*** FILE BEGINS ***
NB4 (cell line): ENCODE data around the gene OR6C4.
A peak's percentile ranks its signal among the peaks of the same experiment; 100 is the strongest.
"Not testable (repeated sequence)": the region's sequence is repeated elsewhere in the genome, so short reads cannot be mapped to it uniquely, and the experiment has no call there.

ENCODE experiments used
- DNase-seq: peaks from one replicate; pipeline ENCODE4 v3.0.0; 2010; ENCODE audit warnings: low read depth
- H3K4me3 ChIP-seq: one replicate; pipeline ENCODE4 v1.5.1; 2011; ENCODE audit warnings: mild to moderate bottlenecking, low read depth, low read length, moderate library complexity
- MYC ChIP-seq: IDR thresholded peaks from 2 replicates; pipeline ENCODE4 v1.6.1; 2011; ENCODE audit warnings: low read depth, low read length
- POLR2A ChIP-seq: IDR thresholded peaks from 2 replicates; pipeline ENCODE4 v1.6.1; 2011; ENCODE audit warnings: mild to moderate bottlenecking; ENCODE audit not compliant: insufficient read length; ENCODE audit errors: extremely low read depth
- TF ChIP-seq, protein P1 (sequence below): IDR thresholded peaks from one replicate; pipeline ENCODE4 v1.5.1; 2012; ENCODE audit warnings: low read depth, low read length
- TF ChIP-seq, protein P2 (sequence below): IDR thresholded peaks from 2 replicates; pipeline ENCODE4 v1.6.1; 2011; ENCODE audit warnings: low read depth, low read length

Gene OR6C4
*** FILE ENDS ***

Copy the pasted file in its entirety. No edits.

NB4 (cell line): ENCODE data around the gene OR6C4.
A peak's percentile ranks its signal among the peaks of the same experiment; 100 is the strongest.
"Not testable (repeated sequence)": the region's sequence is repeated elsewhere in the genome, so short reads cannot be mapped to it uniquely, and the experiment has no call there.

ENCODE experiments used
- DNase-seq: peaks from one replicate; pipeline ENCODE4 v3.0.0; 2010; ENCODE audit warnings: low read depth
- H3K4me3 ChIP-seq: one replicate; pipeline ENCODE4 v1.5.1; 2011; ENCODE audit warnings: mild to moderate bottlenecking, low read depth, low read length, moderate library complexity
- MYC ChIP-seq: IDR thresholded peaks from 2 replicates; pipeline ENCODE4 v1.6.1; 2011; ENCODE audit warnings: low read depth, low read length
- POLR2A ChIP-seq: IDR thresholded peaks from 2 replicates; pipeline ENCODE4 v1.6.1; 2011; ENCODE audit warnings: mild to moderate bottlenecking; ENCODE audit not compliant: insufficient read length; ENCODE audit errors: extremely low read depth
- TF ChIP-seq, protein P1 (sequence below): IDR thresholded peaks from one replicate; pipeline ENCODE4 v1.5.1; 2012; ENCODE audit warnings: low read depth, low read length
- TF ChIP-seq, protein P2 (sequence below): IDR thresholded peaks from 2 replicates; pipeline ENCODE4 v1.6.1; 2011; ENCODE audit warnings: low read depth, low read length

Gene OR6C4